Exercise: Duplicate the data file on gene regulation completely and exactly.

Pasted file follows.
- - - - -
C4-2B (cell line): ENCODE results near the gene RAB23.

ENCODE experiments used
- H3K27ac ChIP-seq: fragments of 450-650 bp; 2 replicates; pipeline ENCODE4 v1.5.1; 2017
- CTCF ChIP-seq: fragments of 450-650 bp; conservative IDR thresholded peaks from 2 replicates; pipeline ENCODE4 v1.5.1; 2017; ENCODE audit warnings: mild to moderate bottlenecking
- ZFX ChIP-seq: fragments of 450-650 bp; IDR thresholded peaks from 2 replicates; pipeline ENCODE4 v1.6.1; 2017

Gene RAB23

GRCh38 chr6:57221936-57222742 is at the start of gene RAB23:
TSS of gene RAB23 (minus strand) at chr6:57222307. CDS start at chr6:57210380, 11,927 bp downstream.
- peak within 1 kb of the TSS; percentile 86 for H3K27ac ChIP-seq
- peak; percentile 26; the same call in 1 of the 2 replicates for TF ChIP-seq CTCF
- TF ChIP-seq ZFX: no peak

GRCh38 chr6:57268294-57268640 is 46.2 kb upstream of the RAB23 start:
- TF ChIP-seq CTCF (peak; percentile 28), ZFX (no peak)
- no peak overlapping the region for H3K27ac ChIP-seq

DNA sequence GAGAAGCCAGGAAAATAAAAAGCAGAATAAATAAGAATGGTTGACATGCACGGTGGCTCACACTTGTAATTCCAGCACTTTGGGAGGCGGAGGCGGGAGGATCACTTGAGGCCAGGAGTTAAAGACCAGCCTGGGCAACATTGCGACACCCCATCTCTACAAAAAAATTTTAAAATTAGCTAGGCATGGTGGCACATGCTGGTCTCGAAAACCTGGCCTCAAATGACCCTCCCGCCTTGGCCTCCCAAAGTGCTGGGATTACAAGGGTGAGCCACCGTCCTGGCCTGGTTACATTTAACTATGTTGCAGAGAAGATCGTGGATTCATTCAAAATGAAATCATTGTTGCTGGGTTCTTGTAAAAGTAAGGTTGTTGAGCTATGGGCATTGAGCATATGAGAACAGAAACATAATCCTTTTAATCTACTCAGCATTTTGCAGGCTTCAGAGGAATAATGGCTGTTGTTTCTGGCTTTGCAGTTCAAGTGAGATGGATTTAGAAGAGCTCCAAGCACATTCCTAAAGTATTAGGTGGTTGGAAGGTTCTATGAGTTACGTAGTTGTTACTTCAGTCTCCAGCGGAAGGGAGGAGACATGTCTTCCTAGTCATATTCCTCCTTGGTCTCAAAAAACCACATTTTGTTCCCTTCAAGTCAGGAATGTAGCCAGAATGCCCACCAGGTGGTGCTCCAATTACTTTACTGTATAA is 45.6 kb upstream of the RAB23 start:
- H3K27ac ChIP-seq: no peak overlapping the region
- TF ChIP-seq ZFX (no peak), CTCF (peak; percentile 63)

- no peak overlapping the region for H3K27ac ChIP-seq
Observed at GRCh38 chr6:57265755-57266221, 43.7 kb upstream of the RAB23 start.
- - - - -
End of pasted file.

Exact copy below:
C4-2B (cell line): ENCODE results near the gene RAB23.

ENCODE experiments used
- H3K27ac ChIP-seq: fragments of 450-650 bp; 2 replicates; pipeline ENCODE4 v1.5.1; 2017
- CTCF ChIP-seq: fragments of 450-650 bp; conservative IDR thresholded peaks from 2 replicates; pipeline ENCODE4 v1.5.1; 2017; ENCODE audit warnings: mild to moderate bottlenecking
- ZFX ChIP-seq: fragments of 450-650 bp; IDR thresholded peaks from 2 replicates; pipeline ENCODE4 v1.6.1; 2017

Gene RAB23

GRCh38 chr6:57221936-57222742 is at the start of gene RAB23:
TSS of gene RAB23 (minus strand) at chr6:57222307. CDS start at chr6:57210380, 11,927 bp downstream.
- peak within 1 kb of the TSS; percentile 86 for H3K27ac ChIP-seq
- peak; percentile 26; the same call in 1 of the 2 replicates for TF ChIP-seq CTCF
- TF ChIP-seq ZFX: no peak

GRCh38 chr6:57268294-57268640 is 46.2 kb upstream of the RAB23 start:
- TF ChIP-seq CTCF (peak; percentile 28), ZFX (no peak)
- no peak overlapping the region for H3K27ac ChIP-seq

DNA sequence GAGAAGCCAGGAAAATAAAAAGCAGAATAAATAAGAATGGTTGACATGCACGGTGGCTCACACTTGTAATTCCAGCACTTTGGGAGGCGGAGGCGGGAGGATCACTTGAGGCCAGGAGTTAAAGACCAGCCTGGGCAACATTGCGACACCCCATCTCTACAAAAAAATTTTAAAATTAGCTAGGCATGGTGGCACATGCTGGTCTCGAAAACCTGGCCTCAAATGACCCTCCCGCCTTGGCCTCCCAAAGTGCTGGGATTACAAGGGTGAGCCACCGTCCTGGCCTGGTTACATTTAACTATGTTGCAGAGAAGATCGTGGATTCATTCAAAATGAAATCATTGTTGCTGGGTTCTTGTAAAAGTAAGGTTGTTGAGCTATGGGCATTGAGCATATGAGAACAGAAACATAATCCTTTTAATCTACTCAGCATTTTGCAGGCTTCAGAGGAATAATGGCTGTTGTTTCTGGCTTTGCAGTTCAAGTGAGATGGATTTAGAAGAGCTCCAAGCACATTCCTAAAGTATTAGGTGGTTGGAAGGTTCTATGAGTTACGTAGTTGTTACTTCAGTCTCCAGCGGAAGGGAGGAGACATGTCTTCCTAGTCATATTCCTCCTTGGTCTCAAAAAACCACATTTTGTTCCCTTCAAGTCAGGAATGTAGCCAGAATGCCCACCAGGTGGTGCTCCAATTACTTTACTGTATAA is 45.6 kb upstream of the RAB23 start:
- H3K27ac ChIP-seq: no peak overlapping the region
- TF ChIP-seq ZFX (no peak), CTCF (peak; percentile 63)

- no peak overlapping the region for H3K27ac ChIP-seq
Observed at GRCh38 chr6:57265755-57266221, 43.7 kb upstream of the RAB23 start.